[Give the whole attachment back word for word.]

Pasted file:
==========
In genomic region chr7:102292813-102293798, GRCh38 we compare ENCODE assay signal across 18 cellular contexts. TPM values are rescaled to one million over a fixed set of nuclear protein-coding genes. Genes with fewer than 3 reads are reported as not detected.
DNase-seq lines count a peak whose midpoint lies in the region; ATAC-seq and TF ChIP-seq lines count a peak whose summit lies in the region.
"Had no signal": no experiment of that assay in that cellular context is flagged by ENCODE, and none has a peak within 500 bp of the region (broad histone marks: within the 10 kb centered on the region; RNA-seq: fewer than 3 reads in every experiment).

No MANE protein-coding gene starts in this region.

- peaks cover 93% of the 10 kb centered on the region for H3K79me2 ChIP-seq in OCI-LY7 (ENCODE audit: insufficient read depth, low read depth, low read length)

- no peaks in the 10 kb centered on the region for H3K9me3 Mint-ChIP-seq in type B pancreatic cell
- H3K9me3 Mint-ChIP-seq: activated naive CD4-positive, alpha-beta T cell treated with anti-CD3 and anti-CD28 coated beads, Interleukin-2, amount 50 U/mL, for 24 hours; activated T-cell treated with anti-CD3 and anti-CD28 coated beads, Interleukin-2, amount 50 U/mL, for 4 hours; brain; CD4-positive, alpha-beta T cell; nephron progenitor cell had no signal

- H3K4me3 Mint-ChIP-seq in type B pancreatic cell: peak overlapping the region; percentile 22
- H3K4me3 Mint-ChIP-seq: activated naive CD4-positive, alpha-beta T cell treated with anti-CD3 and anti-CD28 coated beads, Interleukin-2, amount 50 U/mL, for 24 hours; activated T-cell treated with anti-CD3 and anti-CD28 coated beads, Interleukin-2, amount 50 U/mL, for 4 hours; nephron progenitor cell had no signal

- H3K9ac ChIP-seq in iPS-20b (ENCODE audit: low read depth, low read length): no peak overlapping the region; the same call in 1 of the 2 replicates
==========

In genomic region chr7:102292813-102293798, GRCh38 we compare ENCODE assay signal across 18 cellular contexts. TPM values are rescaled to one million over a fixed set of nuclear protein-coding genes. Genes with fewer than 3 reads are reported as not detected.
DNase-seq lines count a peak whose midpoint lies in the region; ATAC-seq and TF ChIP-seq lines count a peak whose summit lies in the region.
"Had no signal": no experiment of that assay in that cellular context is flagged by ENCODE, and none has a peak within 500 bp of the region (broad histone marks: within the 10 kb centered on the region; RNA-seq: fewer than 3 reads in every experiment).

No MANE protein-coding gene starts in this region.

- peaks cover 93% of the 10 kb centered on the region for H3K79me2 ChIP-seq in OCI-LY7 (ENCODE audit: insufficient read depth, low read depth, low read length)

- no peaks in the 10 kb centered on the region for H3K9me3 Mint-ChIP-seq in type B pancreatic cell
- H3K9me3 Mint-ChIP-seq: activated naive CD4-positive, alpha-beta T cell treated with anti-CD3 and anti-CD28 coated beads, Interleukin-2, amount 50 U/mL, for 24 hours; activated T-cell treated with anti-CD3 and anti-CD28 coated beads, Interleukin-2, amount 50 U/mL, for 4 hours; brain; CD4-positive, alpha-beta T cell; nephron progenitor cell had no signal

- H3K4me3 Mint-ChIP-seq in type B pancreatic cell: peak overlapping the region; percentile 22
- H3K4me3 Mint-ChIP-seq: activated naive CD4-positive, alpha-beta T cell treated with anti-CD3 and anti-CD28 coated beads, Interleukin-2, amount 50 U/mL, for 24 hours; activated T-cell treated with anti-CD3 and anti-CD28 coated beads, Interleukin-2, amount 50 U/mL, for 4 hours; nephron progenitor cell had no signal

- H3K9ac ChIP-seq in iPS-20b (ENCODE audit: low read depth, low read length): no peak overlapping the region; the same call in 1 of the 2 replicates